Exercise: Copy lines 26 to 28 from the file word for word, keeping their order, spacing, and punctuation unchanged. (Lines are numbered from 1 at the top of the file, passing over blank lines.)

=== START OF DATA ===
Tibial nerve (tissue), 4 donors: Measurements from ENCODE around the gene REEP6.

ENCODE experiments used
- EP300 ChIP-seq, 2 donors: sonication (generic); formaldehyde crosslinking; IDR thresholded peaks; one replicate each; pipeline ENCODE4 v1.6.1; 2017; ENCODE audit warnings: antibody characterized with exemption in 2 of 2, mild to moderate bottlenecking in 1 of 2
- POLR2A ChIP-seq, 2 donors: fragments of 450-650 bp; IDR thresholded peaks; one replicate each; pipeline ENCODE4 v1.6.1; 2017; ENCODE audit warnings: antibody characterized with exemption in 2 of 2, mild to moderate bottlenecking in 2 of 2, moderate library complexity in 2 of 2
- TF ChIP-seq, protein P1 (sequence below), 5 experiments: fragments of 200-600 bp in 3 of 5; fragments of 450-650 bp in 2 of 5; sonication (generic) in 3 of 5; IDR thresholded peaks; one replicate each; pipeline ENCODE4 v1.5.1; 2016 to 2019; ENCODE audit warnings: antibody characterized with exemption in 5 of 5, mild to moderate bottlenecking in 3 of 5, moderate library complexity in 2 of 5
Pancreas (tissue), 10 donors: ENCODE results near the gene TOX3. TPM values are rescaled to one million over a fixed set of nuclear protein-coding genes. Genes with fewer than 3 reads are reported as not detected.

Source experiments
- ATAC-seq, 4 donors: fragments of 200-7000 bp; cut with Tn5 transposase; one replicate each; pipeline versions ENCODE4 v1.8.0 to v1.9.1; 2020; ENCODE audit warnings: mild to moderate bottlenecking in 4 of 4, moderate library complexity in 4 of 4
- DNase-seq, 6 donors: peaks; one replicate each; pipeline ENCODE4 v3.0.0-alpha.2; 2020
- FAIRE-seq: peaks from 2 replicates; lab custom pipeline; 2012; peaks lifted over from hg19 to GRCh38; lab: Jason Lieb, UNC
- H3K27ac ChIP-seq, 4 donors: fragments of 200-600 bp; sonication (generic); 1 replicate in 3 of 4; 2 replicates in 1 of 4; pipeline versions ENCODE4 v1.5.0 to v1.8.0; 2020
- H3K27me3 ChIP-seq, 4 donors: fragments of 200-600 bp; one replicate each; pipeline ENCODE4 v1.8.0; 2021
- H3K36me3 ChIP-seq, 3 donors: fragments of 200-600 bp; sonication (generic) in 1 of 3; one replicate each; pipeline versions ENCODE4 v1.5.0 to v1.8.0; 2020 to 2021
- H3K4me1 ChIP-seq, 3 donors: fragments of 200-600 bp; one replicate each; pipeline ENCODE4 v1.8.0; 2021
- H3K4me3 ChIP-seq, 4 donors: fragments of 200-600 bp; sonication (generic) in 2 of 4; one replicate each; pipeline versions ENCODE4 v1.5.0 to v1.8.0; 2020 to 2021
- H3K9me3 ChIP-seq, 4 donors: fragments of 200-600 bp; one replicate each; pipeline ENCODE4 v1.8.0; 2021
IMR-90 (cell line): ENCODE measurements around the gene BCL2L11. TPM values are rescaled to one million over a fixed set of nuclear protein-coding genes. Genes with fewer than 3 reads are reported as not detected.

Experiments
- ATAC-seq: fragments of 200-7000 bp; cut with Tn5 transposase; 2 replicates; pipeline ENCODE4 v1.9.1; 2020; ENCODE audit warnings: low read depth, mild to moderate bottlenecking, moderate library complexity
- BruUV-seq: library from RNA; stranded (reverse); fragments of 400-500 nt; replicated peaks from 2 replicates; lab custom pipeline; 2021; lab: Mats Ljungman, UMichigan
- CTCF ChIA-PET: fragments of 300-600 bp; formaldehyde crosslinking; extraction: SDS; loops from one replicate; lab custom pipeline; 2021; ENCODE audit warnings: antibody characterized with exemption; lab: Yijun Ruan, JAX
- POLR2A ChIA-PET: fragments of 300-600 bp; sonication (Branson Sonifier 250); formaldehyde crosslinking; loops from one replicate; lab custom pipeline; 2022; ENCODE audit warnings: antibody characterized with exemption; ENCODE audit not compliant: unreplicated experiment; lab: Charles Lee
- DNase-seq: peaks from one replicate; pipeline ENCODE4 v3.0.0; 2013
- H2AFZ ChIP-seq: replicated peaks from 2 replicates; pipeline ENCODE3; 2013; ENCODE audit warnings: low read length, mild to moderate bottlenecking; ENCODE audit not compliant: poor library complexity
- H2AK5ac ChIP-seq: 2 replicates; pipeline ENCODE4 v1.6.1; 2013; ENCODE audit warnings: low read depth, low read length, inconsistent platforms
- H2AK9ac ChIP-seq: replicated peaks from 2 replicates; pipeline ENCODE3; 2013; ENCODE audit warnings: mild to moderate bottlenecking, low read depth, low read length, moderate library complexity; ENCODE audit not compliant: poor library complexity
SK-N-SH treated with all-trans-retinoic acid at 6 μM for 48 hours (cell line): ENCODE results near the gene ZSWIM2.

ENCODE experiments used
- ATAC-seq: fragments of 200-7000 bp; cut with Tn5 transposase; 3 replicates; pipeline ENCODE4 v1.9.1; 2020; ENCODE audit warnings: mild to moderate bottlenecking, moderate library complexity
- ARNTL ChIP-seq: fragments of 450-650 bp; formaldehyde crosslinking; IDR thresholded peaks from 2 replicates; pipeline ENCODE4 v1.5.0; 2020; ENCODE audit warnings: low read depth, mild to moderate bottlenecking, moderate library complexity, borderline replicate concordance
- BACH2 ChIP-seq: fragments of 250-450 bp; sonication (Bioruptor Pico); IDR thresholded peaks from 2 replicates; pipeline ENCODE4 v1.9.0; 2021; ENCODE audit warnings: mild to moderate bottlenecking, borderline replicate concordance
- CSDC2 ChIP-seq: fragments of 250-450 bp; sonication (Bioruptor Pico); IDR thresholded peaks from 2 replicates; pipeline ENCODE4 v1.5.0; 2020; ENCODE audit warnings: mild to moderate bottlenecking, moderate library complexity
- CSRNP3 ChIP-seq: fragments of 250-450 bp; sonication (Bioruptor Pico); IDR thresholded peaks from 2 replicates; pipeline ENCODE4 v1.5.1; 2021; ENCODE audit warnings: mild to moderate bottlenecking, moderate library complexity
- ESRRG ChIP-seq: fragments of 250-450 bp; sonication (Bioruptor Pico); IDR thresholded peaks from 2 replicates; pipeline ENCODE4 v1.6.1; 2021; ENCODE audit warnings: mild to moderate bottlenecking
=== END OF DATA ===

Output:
- H2AK9ac ChIP-seq: replicated peaks from 2 replicates; pipeline ENCODE3; 2013; ENCODE audit warnings: mild to moderate bottlenecking, low read depth, low read length, moderate library complexity; ENCODE audit not compliant: poor library complexity
SK-N-SH treated with all-trans-retinoic acid at 6 μM for 48 hours (cell line): ENCODE results near the gene ZSWIM2.

ENCODE experiments used